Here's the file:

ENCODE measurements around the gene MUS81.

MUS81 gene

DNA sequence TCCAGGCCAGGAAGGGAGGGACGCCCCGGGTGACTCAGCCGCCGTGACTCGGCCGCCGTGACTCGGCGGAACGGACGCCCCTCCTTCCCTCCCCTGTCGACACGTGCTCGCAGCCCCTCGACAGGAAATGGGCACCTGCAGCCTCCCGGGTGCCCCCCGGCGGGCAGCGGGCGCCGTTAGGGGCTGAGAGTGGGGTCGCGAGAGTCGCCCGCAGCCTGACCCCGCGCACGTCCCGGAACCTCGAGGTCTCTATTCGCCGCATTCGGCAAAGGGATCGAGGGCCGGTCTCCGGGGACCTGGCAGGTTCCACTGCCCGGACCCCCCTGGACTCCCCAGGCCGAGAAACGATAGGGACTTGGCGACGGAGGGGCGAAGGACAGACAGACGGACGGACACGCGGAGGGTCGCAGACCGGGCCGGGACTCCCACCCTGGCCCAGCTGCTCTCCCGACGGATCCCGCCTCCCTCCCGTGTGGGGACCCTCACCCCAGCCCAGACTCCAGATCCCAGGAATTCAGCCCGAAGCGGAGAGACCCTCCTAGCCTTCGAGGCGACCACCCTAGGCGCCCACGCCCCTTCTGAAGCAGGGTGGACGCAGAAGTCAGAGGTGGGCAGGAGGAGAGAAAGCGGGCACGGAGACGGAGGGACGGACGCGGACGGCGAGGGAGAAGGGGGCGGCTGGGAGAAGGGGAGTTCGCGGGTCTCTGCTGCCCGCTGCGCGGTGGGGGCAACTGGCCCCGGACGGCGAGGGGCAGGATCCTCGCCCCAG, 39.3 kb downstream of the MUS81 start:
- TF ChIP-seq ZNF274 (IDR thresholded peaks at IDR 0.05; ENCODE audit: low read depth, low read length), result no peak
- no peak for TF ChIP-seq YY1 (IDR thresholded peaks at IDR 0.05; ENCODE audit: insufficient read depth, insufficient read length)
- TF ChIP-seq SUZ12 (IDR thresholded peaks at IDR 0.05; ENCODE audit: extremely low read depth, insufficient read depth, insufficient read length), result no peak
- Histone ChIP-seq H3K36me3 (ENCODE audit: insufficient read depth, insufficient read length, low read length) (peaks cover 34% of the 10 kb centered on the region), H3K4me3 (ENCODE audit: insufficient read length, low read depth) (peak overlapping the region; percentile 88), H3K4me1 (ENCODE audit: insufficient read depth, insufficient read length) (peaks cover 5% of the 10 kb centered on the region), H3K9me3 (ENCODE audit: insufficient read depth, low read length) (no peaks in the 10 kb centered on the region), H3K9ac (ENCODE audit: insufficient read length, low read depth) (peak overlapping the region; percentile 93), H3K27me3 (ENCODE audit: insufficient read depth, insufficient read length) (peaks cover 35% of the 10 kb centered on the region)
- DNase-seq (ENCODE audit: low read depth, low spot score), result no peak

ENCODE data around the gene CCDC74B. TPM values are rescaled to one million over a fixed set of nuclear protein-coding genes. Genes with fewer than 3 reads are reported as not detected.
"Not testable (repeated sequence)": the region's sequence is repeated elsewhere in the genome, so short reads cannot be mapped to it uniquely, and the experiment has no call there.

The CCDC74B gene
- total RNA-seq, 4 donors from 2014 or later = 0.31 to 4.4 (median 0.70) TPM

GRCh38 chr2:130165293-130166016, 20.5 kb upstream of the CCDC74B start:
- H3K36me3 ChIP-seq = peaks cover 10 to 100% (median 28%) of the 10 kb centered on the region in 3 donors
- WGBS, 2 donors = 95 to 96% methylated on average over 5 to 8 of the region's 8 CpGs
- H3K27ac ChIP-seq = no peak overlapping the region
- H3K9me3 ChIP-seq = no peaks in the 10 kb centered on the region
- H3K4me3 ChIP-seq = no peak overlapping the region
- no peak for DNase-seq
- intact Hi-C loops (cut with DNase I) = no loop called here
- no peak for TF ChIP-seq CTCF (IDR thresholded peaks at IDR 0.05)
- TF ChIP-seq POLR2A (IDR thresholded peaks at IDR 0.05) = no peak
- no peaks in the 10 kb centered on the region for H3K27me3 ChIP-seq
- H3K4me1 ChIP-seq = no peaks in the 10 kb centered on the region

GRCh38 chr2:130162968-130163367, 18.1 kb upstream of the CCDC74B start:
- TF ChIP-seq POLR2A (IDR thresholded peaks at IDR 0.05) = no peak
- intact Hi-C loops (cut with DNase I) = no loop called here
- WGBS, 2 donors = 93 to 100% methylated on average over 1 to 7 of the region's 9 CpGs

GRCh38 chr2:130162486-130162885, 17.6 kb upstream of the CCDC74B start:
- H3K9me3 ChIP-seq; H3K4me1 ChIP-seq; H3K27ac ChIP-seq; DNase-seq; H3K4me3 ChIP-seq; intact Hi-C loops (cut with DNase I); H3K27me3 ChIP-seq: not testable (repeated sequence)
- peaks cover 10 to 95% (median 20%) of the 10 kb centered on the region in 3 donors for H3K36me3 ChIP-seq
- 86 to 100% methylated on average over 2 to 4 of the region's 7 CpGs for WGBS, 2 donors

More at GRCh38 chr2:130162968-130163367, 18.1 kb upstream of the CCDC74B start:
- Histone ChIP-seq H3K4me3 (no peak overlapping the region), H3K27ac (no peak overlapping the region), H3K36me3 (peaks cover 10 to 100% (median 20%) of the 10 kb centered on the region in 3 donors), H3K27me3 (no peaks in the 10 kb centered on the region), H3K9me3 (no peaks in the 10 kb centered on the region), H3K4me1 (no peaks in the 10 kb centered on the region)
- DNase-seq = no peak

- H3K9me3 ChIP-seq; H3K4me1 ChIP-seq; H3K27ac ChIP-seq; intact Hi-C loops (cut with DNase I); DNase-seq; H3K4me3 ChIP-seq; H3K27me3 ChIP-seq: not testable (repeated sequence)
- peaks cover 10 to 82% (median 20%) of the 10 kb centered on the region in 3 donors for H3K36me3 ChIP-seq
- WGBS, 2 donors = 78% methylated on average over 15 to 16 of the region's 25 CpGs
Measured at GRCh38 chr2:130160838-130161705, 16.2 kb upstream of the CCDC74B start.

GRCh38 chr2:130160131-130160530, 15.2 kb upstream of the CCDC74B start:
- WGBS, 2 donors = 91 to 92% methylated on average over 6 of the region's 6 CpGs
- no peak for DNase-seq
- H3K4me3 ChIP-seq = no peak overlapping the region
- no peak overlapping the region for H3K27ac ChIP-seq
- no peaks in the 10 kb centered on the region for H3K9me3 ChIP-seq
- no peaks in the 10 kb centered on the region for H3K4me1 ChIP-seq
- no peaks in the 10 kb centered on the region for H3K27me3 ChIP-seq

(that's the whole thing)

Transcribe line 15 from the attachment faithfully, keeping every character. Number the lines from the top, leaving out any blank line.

- WGBS, 2 donors = 95 to 96% methylated on average over 5 to 8 of the region's 8 CpGs